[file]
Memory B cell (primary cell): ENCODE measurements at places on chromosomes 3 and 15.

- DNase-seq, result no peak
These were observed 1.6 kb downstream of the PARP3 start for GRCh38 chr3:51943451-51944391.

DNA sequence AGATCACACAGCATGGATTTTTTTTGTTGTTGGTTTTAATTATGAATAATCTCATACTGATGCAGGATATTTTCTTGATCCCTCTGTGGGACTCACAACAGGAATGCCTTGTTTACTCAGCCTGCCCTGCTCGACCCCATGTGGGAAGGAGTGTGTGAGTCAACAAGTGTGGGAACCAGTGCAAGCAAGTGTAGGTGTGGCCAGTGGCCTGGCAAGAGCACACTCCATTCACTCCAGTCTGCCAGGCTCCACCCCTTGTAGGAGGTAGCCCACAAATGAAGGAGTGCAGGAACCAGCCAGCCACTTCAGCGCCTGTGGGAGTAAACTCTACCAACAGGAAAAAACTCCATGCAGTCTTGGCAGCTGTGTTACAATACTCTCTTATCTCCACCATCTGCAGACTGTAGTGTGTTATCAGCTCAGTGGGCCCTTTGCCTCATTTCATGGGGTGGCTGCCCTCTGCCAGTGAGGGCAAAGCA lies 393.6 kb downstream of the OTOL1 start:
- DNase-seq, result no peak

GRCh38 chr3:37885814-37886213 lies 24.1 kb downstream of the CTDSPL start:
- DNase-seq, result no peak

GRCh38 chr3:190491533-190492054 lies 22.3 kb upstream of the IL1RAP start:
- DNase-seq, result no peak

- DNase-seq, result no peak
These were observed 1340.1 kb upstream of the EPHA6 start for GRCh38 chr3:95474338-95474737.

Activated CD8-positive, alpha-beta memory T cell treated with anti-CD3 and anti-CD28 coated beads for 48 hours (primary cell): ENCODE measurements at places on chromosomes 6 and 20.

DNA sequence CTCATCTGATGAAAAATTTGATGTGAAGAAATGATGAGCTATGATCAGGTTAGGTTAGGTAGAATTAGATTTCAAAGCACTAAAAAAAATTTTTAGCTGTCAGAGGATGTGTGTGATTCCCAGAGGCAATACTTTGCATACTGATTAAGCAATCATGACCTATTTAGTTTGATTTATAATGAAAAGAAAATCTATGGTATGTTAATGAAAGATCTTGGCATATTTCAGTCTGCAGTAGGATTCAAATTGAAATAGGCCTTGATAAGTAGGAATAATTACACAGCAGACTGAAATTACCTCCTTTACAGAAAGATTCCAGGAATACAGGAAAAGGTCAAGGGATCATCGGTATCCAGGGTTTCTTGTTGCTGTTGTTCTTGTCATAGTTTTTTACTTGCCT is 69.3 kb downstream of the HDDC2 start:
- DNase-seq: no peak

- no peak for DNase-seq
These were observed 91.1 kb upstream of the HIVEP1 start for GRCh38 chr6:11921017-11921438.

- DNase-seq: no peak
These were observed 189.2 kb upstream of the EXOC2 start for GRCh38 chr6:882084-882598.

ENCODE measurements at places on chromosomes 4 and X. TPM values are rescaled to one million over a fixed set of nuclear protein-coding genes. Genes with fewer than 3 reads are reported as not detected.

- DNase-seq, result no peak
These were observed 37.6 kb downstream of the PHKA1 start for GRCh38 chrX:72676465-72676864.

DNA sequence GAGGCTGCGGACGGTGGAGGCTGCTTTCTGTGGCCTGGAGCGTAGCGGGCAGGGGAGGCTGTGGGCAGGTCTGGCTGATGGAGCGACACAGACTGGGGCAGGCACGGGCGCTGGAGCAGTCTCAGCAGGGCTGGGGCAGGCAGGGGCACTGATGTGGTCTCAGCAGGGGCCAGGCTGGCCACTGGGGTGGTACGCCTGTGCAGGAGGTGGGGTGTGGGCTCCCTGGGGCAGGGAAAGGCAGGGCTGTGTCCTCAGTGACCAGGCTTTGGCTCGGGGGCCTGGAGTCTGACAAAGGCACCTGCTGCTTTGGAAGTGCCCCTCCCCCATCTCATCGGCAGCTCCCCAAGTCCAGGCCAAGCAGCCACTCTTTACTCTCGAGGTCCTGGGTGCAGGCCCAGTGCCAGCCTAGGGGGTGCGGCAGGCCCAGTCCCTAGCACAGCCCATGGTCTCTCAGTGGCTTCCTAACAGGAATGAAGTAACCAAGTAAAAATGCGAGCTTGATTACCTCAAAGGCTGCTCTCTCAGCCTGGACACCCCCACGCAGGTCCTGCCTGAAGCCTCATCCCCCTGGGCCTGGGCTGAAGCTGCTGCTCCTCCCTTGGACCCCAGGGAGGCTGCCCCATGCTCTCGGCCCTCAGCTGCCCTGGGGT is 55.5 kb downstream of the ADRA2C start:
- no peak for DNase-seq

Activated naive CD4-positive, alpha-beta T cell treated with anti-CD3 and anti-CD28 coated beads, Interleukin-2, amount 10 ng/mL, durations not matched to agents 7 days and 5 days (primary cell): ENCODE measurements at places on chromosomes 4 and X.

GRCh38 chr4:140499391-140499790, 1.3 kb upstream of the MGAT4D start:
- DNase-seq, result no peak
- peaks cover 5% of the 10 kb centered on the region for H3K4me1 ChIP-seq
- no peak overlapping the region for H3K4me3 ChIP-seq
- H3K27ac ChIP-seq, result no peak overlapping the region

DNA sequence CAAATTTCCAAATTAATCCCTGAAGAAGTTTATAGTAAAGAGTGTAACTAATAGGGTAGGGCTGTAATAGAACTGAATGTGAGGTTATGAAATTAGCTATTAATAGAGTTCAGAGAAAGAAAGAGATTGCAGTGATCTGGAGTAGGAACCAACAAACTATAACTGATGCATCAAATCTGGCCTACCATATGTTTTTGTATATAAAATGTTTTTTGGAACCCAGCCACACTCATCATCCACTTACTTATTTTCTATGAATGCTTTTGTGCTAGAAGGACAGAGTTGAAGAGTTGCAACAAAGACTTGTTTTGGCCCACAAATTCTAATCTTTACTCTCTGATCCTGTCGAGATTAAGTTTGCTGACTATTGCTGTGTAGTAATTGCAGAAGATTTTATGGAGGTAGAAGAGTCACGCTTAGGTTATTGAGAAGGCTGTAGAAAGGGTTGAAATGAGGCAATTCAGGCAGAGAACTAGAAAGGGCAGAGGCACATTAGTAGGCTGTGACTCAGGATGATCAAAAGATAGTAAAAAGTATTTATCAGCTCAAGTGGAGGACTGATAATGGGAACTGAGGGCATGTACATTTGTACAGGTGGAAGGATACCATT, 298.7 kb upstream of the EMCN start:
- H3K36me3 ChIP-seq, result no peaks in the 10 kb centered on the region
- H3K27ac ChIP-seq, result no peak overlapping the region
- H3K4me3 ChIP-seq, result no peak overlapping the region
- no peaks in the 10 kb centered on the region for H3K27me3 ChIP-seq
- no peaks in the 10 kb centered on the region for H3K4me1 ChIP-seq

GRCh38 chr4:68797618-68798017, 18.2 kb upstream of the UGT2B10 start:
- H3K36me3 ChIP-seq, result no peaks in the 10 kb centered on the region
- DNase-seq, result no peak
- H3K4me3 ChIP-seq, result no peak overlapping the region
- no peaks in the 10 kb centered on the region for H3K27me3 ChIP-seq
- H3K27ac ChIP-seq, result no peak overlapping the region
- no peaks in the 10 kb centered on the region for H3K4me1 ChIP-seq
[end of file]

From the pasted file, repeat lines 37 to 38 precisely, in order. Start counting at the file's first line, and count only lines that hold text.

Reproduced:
- H3K36me3 ChIP-seq, result no peaks in the 10 kb centered on the region
- DNase-seq, result no peak